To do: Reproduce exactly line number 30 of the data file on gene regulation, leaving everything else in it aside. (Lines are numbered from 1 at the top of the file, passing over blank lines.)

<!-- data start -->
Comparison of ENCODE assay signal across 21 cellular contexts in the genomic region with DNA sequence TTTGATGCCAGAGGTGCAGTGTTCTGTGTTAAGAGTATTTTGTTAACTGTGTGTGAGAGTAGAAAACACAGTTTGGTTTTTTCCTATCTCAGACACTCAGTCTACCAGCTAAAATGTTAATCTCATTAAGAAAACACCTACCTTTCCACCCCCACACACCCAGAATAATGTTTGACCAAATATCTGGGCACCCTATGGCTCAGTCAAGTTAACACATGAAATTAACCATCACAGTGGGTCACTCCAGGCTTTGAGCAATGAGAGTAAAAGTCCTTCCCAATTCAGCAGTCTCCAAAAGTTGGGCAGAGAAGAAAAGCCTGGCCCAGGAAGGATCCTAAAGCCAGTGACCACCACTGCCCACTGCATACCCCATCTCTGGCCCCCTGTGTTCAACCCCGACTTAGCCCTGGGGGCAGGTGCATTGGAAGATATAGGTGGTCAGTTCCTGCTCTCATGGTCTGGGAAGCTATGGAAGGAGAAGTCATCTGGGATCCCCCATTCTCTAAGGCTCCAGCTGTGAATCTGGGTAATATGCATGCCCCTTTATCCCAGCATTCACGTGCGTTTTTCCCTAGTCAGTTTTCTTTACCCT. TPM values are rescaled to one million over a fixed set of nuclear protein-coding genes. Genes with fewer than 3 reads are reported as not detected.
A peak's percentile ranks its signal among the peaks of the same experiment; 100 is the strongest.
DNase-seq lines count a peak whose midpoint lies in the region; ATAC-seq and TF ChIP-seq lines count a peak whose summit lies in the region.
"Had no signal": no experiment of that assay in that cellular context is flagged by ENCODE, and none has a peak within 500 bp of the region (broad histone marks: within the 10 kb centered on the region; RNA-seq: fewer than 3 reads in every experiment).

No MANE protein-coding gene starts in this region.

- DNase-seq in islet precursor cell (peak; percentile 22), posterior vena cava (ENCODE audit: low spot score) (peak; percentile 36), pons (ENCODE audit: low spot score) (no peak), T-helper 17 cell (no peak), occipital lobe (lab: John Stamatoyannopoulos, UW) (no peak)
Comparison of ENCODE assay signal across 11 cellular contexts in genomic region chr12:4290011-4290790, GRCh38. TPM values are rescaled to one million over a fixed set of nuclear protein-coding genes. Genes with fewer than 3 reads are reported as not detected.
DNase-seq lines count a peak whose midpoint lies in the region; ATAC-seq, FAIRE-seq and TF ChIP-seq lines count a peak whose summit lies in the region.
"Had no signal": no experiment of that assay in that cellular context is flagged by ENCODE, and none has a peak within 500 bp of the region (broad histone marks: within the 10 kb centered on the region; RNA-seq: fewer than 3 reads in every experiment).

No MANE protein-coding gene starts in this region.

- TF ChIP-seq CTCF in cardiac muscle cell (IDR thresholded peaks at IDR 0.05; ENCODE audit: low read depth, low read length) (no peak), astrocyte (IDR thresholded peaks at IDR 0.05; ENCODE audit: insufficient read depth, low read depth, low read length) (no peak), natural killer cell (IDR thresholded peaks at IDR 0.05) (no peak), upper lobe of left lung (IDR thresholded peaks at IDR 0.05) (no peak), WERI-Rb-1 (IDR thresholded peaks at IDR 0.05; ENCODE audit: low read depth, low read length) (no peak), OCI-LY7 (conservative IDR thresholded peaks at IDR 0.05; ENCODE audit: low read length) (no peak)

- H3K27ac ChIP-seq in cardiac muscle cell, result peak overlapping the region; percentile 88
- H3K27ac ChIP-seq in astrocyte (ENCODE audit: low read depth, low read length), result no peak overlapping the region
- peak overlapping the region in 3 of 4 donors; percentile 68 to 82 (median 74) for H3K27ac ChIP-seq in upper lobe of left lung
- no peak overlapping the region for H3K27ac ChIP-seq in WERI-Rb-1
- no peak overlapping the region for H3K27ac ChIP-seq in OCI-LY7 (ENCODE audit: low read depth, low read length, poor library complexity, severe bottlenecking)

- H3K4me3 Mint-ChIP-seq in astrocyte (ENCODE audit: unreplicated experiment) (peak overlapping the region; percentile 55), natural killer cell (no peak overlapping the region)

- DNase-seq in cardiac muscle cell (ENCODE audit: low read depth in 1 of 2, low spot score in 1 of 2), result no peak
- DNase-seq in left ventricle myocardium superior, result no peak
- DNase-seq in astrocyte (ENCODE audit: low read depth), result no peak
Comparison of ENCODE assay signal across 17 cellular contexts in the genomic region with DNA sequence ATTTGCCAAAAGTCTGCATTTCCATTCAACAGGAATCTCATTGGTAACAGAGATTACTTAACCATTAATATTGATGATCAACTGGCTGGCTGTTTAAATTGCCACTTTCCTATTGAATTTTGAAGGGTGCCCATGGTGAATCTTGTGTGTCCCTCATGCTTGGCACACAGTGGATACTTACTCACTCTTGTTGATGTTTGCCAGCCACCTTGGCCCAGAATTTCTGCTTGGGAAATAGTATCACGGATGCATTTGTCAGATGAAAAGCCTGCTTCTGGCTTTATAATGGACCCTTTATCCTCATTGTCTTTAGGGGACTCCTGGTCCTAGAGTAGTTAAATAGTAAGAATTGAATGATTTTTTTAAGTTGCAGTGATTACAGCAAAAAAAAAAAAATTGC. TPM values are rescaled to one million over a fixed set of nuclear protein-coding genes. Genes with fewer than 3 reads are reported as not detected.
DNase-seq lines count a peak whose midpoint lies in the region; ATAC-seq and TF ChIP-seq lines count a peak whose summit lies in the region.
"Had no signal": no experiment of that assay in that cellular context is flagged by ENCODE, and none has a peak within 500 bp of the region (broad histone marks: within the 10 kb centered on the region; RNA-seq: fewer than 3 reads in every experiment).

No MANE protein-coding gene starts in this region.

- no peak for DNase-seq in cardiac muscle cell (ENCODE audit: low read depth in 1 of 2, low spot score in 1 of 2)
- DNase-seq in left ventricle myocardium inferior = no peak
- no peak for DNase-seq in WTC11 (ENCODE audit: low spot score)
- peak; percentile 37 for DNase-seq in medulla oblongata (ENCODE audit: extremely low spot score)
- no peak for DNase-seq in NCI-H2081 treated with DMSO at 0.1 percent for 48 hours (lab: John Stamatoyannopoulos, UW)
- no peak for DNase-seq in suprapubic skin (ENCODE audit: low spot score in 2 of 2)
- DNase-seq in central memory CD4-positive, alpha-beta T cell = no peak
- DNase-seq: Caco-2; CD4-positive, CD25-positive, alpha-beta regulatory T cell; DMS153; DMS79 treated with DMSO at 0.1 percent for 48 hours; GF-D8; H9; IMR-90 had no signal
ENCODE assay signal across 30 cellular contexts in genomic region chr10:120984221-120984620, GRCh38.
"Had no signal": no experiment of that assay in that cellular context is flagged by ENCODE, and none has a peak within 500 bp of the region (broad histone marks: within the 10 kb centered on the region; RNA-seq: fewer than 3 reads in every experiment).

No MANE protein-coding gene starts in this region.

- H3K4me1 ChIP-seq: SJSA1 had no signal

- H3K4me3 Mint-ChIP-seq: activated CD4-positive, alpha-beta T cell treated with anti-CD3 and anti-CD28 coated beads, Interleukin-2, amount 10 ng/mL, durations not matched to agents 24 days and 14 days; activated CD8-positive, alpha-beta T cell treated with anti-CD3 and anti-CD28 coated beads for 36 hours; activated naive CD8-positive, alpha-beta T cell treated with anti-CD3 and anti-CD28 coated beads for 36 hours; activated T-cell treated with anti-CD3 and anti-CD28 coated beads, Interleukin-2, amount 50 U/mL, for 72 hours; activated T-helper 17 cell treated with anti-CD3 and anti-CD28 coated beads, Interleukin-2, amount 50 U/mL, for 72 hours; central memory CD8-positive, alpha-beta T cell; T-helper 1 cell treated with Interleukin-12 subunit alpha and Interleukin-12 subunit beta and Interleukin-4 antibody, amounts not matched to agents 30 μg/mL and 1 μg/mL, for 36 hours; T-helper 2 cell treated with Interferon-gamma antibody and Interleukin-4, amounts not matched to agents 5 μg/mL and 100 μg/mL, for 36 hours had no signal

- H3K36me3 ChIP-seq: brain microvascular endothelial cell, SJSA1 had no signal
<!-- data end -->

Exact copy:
- no peak for DNase-seq in suprapubic skin (ENCODE audit: low spot score in 2 of 2)